volume
material
dead
link http://www.esferobite.com/marea/Docs/urquiola_fotos_ga.htm

Interesting pictures but no clue as to cause.


source CEDRE
type D
volume 101000T
material
dead 1
link http://www.le-cedre.fr/en/spill/urquiola/urquiola.php

Elesewhere Cedre puts this spill at 95714 tons. Cedre says "struck seabed salient which was not listed on the charts".


source Urquiola, La Verdad de una Catastrofe
type D
volume
material
dead 1
link

This is a 70 page report by the Sindicato Libre de la Marina Mercante. It is in Spanish and my Spanish is nearly non-existent. But here is my best guess at what the report says.

It argues strongly that the cause was an uncharted ledge, compounded by the decision by the port captain to order the ship back to sea. The report includes a copy of the Saybolt cargo survey at Ras Tanura. The total cargo wt was 107,678 mt and the sailing draft was 15.4 m even keel. The ship had a deadweight of 111,225 LT. The report points out that even with some trim the ship could not have had a max draft of more than 16.5 m on arrival. According to the charts, the ship had an underkeel clearance of more than 5 meters throughout the channel.

The report points out that the port captain explicitly required the ship to return to sea by the same channel she came in. The report has two charts indicating that the second grounding was almost exactly in the same place as the first, and both points were well within the channel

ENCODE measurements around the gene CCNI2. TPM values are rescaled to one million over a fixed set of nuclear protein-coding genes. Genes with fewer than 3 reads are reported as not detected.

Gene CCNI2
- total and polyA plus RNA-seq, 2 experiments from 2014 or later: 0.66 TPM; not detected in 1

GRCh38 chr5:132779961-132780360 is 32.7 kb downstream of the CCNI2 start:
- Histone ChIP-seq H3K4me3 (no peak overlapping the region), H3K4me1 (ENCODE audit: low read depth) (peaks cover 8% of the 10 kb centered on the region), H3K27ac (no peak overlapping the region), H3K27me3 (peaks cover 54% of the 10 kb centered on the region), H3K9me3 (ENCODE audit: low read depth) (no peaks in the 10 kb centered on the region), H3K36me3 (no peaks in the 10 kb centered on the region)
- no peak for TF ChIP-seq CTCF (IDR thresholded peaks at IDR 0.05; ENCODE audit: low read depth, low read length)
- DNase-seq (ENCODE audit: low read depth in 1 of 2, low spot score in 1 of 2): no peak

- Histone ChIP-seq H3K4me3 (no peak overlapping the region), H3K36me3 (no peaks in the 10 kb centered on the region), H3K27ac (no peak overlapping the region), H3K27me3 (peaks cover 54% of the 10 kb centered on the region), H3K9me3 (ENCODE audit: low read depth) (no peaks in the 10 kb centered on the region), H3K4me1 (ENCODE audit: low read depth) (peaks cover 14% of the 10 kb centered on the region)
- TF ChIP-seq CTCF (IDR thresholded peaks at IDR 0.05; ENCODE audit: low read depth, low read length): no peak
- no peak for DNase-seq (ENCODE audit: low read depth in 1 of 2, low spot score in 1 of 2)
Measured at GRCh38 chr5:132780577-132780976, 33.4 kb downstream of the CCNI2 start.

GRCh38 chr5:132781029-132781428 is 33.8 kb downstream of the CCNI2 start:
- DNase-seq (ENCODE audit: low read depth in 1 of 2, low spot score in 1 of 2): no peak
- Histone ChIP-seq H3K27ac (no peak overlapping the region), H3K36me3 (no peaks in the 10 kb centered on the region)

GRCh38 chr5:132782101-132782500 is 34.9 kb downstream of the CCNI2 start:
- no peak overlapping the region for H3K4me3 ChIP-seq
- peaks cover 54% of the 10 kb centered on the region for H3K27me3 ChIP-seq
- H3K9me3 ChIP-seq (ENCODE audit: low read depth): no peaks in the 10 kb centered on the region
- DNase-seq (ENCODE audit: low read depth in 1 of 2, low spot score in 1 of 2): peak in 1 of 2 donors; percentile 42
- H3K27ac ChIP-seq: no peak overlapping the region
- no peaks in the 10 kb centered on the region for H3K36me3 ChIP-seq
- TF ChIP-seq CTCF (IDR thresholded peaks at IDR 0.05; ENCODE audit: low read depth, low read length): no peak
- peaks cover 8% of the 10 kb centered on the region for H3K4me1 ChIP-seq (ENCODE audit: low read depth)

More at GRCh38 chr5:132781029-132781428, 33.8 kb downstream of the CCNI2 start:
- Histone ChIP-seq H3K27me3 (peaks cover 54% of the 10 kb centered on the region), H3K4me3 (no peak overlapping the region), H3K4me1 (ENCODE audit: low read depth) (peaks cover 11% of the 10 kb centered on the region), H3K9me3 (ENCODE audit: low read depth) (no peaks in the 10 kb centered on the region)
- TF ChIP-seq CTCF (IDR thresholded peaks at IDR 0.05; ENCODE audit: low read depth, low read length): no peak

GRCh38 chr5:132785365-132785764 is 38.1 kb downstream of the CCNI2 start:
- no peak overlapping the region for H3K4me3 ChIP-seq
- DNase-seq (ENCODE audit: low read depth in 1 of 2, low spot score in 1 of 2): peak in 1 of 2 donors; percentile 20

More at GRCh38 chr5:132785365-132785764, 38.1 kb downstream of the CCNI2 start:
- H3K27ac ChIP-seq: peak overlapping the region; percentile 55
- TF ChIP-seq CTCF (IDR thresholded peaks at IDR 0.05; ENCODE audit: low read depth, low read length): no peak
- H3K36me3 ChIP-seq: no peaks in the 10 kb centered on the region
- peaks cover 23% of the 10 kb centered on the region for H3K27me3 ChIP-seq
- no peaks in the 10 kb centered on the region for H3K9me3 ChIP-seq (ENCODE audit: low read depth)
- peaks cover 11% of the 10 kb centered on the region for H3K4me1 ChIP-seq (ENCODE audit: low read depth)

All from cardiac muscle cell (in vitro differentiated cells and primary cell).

Most importantly, the report includes what appears to be a statement from the Instituto Hidrograficode la Marina which admits that the charted depth of 30 M near where the ship hit, was actually 11.2 m.

The report claims that the initial damage was confined to the forward cofferdam, the pump room flooded by the cargo tank forward of it, and the starboard aft BFO tank. (The pump room was still operational.) This sort of damage is next to impossible. It is much more likely that all 5 center tanks were holed on the flat bottom, but hydrostatic balance was quickly established. The SLMM reports says the ship's forward draft was 1.5 m more was 1.5 m larger on the way out than on the way in, which would have generated a big improvement in the hydrostatic balance. The report claims the leakage from the starboard FO tank was halted by transferring BFO to other tanks.

The report claims that on the second grounding 1S, 1C, 2S and 2C vented strongly. There is no mention of any venting on the first grounding, so any penetration into the cargo tanks at that time was quite small.

The SIMM report makes no mention of inert gas. CTX is assuming that the brand new ship was not fitted with an IGS system despite the fact that it was 2.5 years after the Mactra, Marpessa, and Kong Haakon.


source CTX
type D
volume 95000T
material
dead 1
link

MIT79 says 88000T

It is hard to believe that a ship hits a ledge in the entrance to a busy port that no ship had ever hit before, and then immediately hits it again; but that seems to be what happened. (SLMM claims that other ships had reported uncharted shallow spots earlier but that the Spanish Hydrographic Office had not responded.) And it is true that her max draft after the first grounding was larger than on entry. One thing is sure, the port made a terrible mistake, forcing the ship back out.

Need to know if 1973 built ship was inerted.